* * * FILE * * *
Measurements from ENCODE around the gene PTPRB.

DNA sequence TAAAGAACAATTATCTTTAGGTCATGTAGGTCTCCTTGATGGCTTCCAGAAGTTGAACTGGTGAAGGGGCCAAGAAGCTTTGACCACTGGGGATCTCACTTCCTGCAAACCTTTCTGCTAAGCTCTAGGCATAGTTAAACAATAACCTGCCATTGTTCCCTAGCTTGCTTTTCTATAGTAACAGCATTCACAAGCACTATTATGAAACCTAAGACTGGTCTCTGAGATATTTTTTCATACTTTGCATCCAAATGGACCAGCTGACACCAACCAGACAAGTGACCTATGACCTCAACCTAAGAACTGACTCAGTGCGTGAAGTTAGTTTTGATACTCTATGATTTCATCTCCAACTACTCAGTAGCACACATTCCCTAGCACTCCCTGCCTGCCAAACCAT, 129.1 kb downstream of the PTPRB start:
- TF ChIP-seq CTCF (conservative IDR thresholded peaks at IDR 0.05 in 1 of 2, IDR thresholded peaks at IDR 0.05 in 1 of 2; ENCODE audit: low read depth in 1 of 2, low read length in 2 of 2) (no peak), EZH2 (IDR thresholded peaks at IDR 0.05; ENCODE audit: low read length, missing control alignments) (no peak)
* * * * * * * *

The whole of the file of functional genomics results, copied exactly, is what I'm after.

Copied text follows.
Measurements from ENCODE around the gene PTPRB.

DNA sequence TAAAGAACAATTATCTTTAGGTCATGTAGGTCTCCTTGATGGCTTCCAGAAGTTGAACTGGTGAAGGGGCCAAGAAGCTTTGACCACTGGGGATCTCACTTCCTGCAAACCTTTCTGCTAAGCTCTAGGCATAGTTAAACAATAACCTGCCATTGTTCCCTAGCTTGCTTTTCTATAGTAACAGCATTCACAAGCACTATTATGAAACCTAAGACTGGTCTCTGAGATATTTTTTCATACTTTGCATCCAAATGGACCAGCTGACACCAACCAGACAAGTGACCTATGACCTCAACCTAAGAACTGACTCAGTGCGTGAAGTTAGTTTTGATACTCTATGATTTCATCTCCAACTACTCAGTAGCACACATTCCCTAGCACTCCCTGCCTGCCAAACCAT, 129.1 kb downstream of the PTPRB start:
- TF ChIP-seq CTCF (conservative IDR thresholded peaks at IDR 0.05 in 1 of 2, IDR thresholded peaks at IDR 0.05 in 1 of 2; ENCODE audit: low read depth in 1 of 2, low read length in 2 of 2) (no peak), EZH2 (IDR thresholded peaks at IDR 0.05; ENCODE audit: low read length, missing control alignments) (no peak)